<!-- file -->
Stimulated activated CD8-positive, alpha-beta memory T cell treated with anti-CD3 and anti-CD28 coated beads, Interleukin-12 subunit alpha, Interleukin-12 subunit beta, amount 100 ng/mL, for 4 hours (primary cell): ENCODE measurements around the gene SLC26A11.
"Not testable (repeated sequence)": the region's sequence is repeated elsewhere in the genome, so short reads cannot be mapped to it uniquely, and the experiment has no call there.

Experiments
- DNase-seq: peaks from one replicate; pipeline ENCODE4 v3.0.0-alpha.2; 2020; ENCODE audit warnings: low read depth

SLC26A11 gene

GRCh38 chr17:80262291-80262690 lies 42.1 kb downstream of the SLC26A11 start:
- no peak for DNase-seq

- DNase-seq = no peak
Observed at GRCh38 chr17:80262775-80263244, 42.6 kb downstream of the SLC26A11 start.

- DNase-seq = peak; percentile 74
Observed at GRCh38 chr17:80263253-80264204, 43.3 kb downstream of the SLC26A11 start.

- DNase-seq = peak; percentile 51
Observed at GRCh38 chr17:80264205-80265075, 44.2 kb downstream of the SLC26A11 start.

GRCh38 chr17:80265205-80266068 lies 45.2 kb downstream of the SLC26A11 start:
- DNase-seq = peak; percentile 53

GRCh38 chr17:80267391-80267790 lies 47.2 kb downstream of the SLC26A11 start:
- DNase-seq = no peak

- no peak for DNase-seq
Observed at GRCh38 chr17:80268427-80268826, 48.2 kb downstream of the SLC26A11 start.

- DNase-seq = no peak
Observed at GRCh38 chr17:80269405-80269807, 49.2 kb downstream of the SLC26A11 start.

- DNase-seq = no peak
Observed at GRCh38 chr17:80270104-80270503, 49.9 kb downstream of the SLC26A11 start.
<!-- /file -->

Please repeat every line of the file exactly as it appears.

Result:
Stimulated activated CD8-positive, alpha-beta memory T cell treated with anti-CD3 and anti-CD28 coated beads, Interleukin-12 subunit alpha, Interleukin-12 subunit beta, amount 100 ng/mL, for 4 hours (primary cell): ENCODE measurements around the gene SLC26A11.
"Not testable (repeated sequence)": the region's sequence is repeated elsewhere in the genome, so short reads cannot be mapped to it uniquely, and the experiment has no call there.

Experiments
- DNase-seq: peaks from one replicate; pipeline ENCODE4 v3.0.0-alpha.2; 2020; ENCODE audit warnings: low read depth

SLC26A11 gene

GRCh38 chr17:80262291-80262690 lies 42.1 kb downstream of the SLC26A11 start:
- no peak for DNase-seq

- DNase-seq = no peak
Observed at GRCh38 chr17:80262775-80263244, 42.6 kb downstream of the SLC26A11 start.

- DNase-seq = peak; percentile 74
Observed at GRCh38 chr17:80263253-80264204, 43.3 kb downstream of the SLC26A11 start.

- DNase-seq = peak; percentile 51
Observed at GRCh38 chr17:80264205-80265075, 44.2 kb downstream of the SLC26A11 start.

GRCh38 chr17:80265205-80266068 lies 45.2 kb downstream of the SLC26A11 start:
- DNase-seq = peak; percentile 53

GRCh38 chr17:80267391-80267790 lies 47.2 kb downstream of the SLC26A11 start:
- DNase-seq = no peak

- no peak for DNase-seq
Observed at GRCh38 chr17:80268427-80268826, 48.2 kb downstream of the SLC26A11 start.

- DNase-seq = no peak
Observed at GRCh38 chr17:80269405-80269807, 49.2 kb downstream of the SLC26A11 start.

- DNase-seq = no peak
Observed at GRCh38 chr17:80270104-80270503, 49.9 kb downstream of the SLC26A11 start.